The Upload: Your tech news briefing for Wednesday, July 29

Intel, Micron unveil a new class of memory...Facebook's mobile revenue tipped to rise again...New drones help drivers with tricky deliveries

Intel and Micron unveil a new class of memory with 3D XPoint

Intel and Micron say they've developed the first new kind of memory since NAND flash was introduced in 1989. The new technology, 3D XPoint, is a form of non-volatile memory that's as much as 1,000 times faster than NAND flash, the companies say. 3D XPoint should arrive in products next year, and it could change computing as much as SSDs have by powering better speech recognition, biometrics, and gesture-based interfaces.

Look for Facebook's mobile revenue to be up as it reports results on Wednesday

Analysts are expecting to see an increase in mobile revenue when Facebook reports second quarter results on Wednesday, re/code reports. The social network is tipped to report nearly $4 billion in revenue with as much as three-quarters of that coming from mobile.

Amazon and Google aren't the only ones with a delivery drone

In the race to develop a drone that delivers packages, don't count out Workhorse, a truck maker based in Loveland, Ohio. On Tuesday, it demonstrated an eight-rotor delivery drone designed to work with its electric trucks and utilize some of the same battery technology. The drone rides on top of a truck and helps pick off outliers on the route, and uses both autonomous and manual control.

Nokia's spherical camera shoots VR content

Nokia has developed a camera that can help turn everyday surroundings into virtual reality (VR) imagery for games and other applications. The OZO VR Camera captures images and sound in a 360-degree panorama, and the content can be published for use by VR headsets like the Oculus Rift. The OZO captures 3D stereoscopic video through eight image sensors and eight microphones mounted on the sphere.

On your mark, get set, update to Windows 10

Microsoft released Windows 10 to the masses on Wednesday; users of Windows 7 and Windows 8.1 who reserved a free update through the Get Windows 10 app will start to see a notification pop-up informing them that their update is ready for installation. The update is going out in waves, so not all users will actually get it today. The upgrade is free for Windows 7 and 8.1 users for one year, after which they have to pay to upgrade their older systems.

Obama is urged to oppose cyberthreat sharing bills

A coalition of 39 digital rights and privacy groups and 29 security experts urged President Obama to threaten a veto of the Cybersecurity Information Sharing Act (CISA), which the Senate may vote on in early August. CISA would protect businesses that share cyberthreat information from customer lawsuits, but its opponents say it goes too far, fails to protect users' personal information and "allows vast amounts of personal data to be shared with the government, even that which is not necessary to identify or respond to a cybersecurity threat."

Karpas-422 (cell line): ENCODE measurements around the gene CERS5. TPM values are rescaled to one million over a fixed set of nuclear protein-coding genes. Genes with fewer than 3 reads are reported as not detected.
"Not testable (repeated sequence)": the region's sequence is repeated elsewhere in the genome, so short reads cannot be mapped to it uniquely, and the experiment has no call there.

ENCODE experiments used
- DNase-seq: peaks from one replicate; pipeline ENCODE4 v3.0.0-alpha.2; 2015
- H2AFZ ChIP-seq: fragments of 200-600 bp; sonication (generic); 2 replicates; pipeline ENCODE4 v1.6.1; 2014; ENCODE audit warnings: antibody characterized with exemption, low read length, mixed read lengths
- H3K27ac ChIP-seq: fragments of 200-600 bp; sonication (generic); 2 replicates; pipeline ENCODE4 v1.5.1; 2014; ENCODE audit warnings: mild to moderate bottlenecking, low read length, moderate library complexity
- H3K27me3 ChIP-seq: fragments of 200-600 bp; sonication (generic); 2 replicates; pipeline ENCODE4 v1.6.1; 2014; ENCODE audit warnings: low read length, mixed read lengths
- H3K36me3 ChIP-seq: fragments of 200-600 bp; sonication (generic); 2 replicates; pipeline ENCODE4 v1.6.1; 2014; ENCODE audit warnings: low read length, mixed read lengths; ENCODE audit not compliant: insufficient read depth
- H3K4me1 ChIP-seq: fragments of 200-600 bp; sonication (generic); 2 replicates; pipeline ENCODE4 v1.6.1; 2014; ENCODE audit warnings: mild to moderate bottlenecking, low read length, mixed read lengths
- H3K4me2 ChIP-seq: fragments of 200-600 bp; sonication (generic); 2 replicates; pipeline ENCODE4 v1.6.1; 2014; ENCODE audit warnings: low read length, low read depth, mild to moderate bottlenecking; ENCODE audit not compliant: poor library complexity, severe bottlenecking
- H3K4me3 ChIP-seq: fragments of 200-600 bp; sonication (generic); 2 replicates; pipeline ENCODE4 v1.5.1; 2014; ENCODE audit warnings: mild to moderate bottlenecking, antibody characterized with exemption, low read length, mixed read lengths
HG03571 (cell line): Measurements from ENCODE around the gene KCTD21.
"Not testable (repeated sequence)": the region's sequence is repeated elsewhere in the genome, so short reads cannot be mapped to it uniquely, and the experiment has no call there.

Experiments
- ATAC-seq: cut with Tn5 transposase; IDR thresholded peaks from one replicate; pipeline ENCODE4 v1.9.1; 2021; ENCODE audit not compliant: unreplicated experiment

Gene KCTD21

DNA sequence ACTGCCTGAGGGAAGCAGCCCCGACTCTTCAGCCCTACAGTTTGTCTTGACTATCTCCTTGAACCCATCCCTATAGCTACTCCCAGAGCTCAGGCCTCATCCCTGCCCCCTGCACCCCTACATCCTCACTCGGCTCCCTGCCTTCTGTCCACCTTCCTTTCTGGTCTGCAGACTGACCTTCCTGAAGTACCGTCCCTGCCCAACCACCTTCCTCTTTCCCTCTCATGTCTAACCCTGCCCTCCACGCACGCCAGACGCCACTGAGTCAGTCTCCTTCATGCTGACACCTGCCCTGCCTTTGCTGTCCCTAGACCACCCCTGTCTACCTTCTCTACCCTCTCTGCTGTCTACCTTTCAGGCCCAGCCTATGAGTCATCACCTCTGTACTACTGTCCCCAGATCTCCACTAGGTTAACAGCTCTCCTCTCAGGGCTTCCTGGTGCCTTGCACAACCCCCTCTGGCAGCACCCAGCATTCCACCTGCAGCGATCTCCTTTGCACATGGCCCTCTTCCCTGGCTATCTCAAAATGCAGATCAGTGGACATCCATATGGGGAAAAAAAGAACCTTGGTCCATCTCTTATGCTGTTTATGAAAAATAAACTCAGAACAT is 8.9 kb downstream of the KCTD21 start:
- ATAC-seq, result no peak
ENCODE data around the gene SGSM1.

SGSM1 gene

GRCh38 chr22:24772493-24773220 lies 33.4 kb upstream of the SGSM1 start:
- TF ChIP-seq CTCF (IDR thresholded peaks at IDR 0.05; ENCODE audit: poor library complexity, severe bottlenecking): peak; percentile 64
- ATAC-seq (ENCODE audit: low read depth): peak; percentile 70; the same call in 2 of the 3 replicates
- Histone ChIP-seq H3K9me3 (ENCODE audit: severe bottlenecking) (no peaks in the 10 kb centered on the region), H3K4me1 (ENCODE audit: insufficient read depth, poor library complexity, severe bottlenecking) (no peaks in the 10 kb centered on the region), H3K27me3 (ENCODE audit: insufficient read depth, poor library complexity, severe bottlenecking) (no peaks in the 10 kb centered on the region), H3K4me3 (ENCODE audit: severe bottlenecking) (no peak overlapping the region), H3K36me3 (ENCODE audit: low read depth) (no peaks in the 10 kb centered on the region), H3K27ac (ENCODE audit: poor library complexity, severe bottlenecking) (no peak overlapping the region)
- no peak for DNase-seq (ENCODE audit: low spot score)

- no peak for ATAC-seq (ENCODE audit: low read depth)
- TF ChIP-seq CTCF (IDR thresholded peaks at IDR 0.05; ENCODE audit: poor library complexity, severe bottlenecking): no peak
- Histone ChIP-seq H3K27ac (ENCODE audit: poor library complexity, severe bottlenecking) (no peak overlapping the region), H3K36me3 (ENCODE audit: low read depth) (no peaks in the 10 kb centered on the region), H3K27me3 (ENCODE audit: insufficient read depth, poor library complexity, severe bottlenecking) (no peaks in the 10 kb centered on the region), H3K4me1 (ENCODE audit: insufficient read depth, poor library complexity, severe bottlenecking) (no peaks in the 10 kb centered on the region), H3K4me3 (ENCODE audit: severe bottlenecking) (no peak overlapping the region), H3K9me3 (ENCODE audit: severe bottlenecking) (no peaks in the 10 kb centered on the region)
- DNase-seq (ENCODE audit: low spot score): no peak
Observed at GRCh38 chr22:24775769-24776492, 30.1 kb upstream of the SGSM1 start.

Salesforce tools let customers snap together new mobile apps

Rather than making end-users wait for developers to code apps from scratch, Salesforce has come out with a Lego-like approach that allows any business user to create an app by linking components via a drag-and-drop interface. Building on the Lightning platform Salesforce launched late last year, the company's new Salesforce1 Lightning Components and App Builder targets a tech-savvy generation of users seeking ways to improve their personal or team productivity quickly.

Darkode cybercrime forum might be making a comeback

An online hacking forum was taken down with much fanfare earlier this month when law-enforcement agencies in 20 countries swooped in on Darkode. But now it looks like the forum is making a comeback, and that key players avoided the dragnet. The forum's most recent administrator, a hacker known online as Sp3cial1st, or Sp3c, was suspected to have remained at large, and now there's reason to believe he's announced plans to restore the forum under tighter security rules.

Senators want probe of safety, security threats from connected cars

In the wake of a widely publicized demo of hacking and remotely controlling a Chrysler Jeep, two U.S. senators want the National Highway Traffic Safety Administration to look into the risks to consumers, Computerworld reports. Senators Edward Markey and Richard Blumenthal said they see potential vulnerabilities in auto information and entertainment systems; they have also proposed legislation that would set security standards for car tech.

Watch now

Amazon has unveiled a bold plan to have dedicated airspace for drones, where its delivery drones and others can zip around autonomously at high speed.

One last thing

IBM has dug a deep hole near Zurich to house its nanotech lab. Ars Technica UK looked into it.

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IDG News Service staff

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